||Exploration of the Relationships among Acidic Deposition, Land Use, and Water Chemistry.
Malanchuk, J. L. ;
Mallon, G. J. ;
Olson, R. J. ;
||Environmental Protection Agency, Washington, DC.;Oak Ridge National Lab., TN.;Department of Energy, Washington, DC.
Acid Rain ;
New York ;
Acid Neutralizing Capacity ;
Adirondack Mountains ;
Land Use ;
PH Value ;
Response Modifying Factors ;
Water Chemistry ;
||Most EPA libraries have a fiche copy filed under the call number shown. Check with individual libraries about paper copy.
||Many watershed characteristics, either by themselves or in combination with acidic deposition, have been shown to influence the acidification of lakes. Correlations and linear regressions were calculated for pairs of watershed characteristics and water chemistry measurements to statistically test, using observational data, these relationships. The study included a subset of 46 headwater lakes in the Adirondack Mountain region of New York State that were common to both the National Surface Water Survey (providing water chemistry data) and the Adirondack Watershed Data Base (providing watershed attribute data). Wet deposition and lake elevation showed strong, negative relationships with both lake pH and alkalinity, although elevation may act as a surrogate variable for other factors, such as soil type, vegetation type,and deposition level. Conifer vegetation, historical fire activity, and wetlands, expressed as the percentage of watershed area, also showed significant, negative relationships with lake pH and alkalinity. Thus, several hypotheses concerning the association of watershed attributes with lake acidification are supported and should be given further consideration in research planning, field surveys, and assessment activities. (ERA citation 11:030578)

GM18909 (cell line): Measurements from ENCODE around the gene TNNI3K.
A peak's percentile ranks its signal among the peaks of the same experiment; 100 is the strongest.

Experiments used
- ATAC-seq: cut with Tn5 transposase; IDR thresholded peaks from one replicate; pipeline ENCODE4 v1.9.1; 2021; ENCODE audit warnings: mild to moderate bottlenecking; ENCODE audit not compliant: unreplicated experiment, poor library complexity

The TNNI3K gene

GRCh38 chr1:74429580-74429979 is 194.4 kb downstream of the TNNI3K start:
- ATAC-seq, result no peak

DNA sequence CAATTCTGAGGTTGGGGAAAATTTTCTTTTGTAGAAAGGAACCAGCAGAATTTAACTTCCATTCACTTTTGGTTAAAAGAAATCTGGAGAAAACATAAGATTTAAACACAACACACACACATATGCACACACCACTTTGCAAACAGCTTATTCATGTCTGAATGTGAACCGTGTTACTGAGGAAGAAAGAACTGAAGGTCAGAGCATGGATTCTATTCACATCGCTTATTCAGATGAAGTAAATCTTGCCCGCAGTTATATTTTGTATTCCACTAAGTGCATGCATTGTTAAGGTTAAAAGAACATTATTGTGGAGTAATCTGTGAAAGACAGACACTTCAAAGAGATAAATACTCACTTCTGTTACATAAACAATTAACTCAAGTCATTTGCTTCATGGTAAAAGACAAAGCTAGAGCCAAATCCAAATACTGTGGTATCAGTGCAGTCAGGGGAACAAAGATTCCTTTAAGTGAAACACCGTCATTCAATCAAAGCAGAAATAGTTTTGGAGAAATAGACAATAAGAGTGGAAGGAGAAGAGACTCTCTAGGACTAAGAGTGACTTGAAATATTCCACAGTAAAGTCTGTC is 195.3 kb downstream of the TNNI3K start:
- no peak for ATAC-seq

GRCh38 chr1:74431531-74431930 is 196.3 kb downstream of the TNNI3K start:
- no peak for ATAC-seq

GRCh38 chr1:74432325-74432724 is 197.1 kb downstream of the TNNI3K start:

||North American Lake Management Society meeting, Lake Geneva, WI, USA, 13 Nov 1985.
||Paper copy only, copy does not permit microfiche production.
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